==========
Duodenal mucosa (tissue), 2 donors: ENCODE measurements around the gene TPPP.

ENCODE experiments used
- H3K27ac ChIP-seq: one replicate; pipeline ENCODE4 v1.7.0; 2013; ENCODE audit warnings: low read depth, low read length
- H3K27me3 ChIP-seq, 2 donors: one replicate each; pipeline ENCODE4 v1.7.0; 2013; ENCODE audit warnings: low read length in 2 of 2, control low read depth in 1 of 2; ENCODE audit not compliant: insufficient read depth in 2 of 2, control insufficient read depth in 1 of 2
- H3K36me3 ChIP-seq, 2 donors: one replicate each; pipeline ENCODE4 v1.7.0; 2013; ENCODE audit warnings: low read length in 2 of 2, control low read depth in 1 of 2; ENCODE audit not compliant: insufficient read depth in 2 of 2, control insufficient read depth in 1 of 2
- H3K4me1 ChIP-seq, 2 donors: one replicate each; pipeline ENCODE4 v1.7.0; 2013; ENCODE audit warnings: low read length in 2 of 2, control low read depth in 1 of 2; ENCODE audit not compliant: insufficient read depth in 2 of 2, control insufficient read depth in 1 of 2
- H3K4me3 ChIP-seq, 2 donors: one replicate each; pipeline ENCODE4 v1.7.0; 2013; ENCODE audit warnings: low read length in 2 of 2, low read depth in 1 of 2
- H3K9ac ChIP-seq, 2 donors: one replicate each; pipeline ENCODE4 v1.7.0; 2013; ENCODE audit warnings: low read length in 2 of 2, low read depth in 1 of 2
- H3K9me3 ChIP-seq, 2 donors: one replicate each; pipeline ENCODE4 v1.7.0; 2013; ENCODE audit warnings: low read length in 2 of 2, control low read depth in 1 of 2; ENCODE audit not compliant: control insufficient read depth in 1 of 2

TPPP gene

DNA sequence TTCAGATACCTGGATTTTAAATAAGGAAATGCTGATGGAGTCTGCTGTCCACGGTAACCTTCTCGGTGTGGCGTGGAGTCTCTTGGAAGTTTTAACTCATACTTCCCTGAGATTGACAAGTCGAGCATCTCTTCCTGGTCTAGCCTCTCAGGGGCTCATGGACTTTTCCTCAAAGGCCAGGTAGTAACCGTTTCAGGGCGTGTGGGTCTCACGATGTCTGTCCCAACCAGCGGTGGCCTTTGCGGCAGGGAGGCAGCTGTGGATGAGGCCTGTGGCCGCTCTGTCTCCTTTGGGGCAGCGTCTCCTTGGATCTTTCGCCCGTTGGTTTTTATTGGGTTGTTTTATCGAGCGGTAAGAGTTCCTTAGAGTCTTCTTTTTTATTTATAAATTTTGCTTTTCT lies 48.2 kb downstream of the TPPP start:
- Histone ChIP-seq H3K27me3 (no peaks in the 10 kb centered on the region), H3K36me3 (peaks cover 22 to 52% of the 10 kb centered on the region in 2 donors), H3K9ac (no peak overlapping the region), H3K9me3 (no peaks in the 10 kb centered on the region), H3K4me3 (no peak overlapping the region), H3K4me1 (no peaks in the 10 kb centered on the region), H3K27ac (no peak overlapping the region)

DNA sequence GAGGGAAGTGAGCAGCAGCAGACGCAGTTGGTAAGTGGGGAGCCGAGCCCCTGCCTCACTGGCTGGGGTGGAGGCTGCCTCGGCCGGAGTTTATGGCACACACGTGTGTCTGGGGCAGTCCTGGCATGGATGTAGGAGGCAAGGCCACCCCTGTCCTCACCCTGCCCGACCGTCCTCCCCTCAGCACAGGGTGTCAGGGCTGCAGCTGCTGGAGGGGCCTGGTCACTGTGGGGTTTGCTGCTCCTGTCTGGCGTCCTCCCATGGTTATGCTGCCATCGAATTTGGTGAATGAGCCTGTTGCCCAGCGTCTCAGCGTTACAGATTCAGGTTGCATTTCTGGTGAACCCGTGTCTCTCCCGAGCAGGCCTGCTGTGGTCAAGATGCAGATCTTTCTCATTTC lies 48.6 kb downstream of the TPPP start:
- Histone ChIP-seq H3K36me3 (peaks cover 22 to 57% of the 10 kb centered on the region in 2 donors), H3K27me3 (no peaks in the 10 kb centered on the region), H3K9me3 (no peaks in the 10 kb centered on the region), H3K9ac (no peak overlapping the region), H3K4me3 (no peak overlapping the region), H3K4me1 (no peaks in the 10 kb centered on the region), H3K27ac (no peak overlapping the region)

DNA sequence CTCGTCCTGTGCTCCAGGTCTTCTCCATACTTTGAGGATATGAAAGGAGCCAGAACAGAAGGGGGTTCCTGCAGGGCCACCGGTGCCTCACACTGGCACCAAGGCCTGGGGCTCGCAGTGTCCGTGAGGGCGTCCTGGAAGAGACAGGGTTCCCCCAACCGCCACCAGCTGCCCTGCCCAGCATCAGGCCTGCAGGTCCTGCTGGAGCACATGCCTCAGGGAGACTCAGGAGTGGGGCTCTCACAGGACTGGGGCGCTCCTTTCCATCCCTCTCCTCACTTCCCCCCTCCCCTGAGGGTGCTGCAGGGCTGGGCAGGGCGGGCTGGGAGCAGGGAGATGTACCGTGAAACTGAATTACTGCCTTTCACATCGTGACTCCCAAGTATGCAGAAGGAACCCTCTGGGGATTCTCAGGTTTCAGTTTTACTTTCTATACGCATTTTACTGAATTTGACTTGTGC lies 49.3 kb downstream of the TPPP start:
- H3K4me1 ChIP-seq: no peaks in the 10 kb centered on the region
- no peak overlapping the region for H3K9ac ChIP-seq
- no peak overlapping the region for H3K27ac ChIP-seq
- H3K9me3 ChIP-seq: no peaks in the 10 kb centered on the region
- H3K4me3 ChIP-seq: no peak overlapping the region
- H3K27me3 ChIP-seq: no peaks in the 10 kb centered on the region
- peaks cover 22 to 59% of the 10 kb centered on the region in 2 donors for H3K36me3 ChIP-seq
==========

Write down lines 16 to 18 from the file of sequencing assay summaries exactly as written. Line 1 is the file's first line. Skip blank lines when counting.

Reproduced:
- H3K4me1 ChIP-seq: no peaks in the 10 kb centered on the region
- no peak overlapping the region for H3K9ac ChIP-seq
- no peak overlapping the region for H3K27ac ChIP-seq